Planning WebLogic Portal Security
The key appeal to the enterprise of purchasing portal products is the standards-based frameworks they provide. The common frameworks across provided by (almost) all vendors include navigation, administration, events, and security. Anyone who has built custom applications without these frameworks knows that what initially seems simple (or at least straightforward) will be wrought with many unforeseen pitfalls that lead to missed milestone dates and/or production nightmares. Assembling all of these frameworks features from scratch almost always results in disaster. Still, some IT shops do build their own frameworks, and a few of those even survive production. For the majority, though, a vendor application makes more sense and has a lower total cost of ownership.
The WebLogic Portal (and many other portal products) provides both a full-featured security framework and the capability to plug in external security solutions. System security is one of the dark arts that transcend all network accessible applications. Here, you will look at the considerations that should be evaluated specific to the WebLogic Portal (WLP) world. Although at a high level, there is very little difference between using out of the box (OOTB) solutions versus plugging in an external solution, at the implementation and maintenance levels there are differences in planning that can easily tip the scales between success and failure.
The first level of security, from a user workflow perspective, is accessing the portal application itself. At a minimum, this requires authentication of the user. Whether authorization is necessary or not as a next step depends on your UI design and security architecture. From an implementation and maintenance perspective, it usually is a better choice to run authorization immediately after authentication if authorization is part of your security requirements.
Out of the Box
WLP authenticates users against an embedded LDAP, which is part of the WebLogic Server (WLS) that WLP runs on top of. Once the user is authenticated, application access can be configured or implemented based on your specific requirements. In addition to being a collection of frameworks, WLP is still a web application (embedded within an Enterprise Application) running on an application server. This provides some choices for application-level security approaches.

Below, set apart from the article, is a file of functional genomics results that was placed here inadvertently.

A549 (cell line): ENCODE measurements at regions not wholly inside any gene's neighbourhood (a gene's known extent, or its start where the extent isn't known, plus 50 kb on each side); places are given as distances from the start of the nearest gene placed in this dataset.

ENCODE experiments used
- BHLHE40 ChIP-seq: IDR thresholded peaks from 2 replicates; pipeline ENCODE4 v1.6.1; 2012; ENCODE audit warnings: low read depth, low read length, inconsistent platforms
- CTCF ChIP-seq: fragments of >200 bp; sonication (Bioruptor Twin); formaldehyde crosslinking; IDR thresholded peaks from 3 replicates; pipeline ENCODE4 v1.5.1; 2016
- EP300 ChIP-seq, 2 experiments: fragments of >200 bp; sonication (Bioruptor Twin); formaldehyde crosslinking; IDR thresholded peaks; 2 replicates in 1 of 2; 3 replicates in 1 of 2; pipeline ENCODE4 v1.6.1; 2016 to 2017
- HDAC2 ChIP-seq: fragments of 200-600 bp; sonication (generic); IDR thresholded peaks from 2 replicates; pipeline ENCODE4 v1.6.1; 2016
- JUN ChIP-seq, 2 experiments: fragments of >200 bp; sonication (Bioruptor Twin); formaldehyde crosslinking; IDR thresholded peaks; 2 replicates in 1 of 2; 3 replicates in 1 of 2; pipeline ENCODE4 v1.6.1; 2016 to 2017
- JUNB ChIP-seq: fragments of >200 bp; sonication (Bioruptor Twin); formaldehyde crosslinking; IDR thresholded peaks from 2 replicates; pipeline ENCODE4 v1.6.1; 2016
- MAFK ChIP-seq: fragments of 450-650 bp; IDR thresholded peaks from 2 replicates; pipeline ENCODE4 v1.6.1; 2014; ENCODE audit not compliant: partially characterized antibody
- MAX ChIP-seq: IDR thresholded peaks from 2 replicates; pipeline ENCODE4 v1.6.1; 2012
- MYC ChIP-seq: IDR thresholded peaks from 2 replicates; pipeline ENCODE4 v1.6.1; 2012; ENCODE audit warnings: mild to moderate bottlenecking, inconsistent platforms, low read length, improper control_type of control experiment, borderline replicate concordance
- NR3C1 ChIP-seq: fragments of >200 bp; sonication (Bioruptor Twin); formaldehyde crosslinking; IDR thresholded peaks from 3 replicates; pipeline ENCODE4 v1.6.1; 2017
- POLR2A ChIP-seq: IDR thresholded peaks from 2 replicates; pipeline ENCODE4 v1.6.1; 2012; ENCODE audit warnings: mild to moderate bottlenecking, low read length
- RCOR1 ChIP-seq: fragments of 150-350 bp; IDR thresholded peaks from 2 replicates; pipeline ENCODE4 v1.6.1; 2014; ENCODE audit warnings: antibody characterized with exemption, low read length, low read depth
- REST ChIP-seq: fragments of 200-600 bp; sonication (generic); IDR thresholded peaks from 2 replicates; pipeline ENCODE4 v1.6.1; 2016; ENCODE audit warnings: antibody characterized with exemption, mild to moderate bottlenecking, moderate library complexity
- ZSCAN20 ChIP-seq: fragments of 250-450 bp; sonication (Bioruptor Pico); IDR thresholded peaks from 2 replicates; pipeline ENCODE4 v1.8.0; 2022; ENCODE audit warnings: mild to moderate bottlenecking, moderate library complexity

Figure 1: A portal application (highlighted) is deployed as a web application embedded in an Enterprise application
One approach is to use entitlements (covered in more detail later). Even though authentication will tell your system who the user is, entitlements will determine what that user has access to.
Another approach is the standard web application approach of configuring security in the standard web.xml configuration. If your login page does not need to use any of the portal navigation features and your team is already familiar with this approach, it will serve your security needs very nicely.
If you do need portal features as part of your authentication process, you can still use entitlements or you can use a backing file on a desktop to check that a user is logged in before permitting access.
If your enterprise uses a Single Sign On (SSO) solution, you can use either a backing file or a servlet filter to check header values or SSO cookies to determine whether your user should have access. SSO integration can require some custom development, depending on your security and entitlements model.
There are multiple levels of customization for authentication. One level is to simply replace the default user store with an existing LDAP. This is by far the easiest customization and one that many enterprises choose because it does not require synchronizing an existing user store with the portal application.
WLS also provides APIs for creating your own custom authentication. This approach is useful when you have multiple firewall levels and want very specific control over what components can reach across boundaries. You also may have requirements that require customization of the user principal object, where having your own authenticator is easier. One example where this was a useful approach was a system where the user id in the data layer was different than the user id used at login. By default, the user principal name value is the login name. With a custom authenticator, we were able to do a one time, secure mapping of the login id to the user id reference by the back-end services, a solution that provided both better security and performance.
Whether you build a custom authenticator from scratch or have purchased a commercial authenticator for some strategic purpose, you can configure the WebLogic Server to use alternate authenticators singly or in combination.
Authorization and Entitlements
I am not going to get into the long semantic debate of what the difference is between authorization and entitlement (or if there is a difference). Because the WebLogic documentation refers more frequently to entitlement than authorization, you will use the term entitlement to describe what a user can and cannot do or access once they have been authenticated.
Out of the Box
Entitlements OOTB are role based and allow you to entitle any portal asset with no coding required. The Portal Administration Tool (PAT) is a very easy to use and understand (if sometimes clunky) web application automatically bundled with any WLP application you create. Within the PAT, you can entitle desktops, books, pages, and portlets both at a library level (applying to all instances of the asset) or at an instance level. The process is simply a matter of selecting the asset you want to entitle at the level you want to entitle it and assigning roles and activities.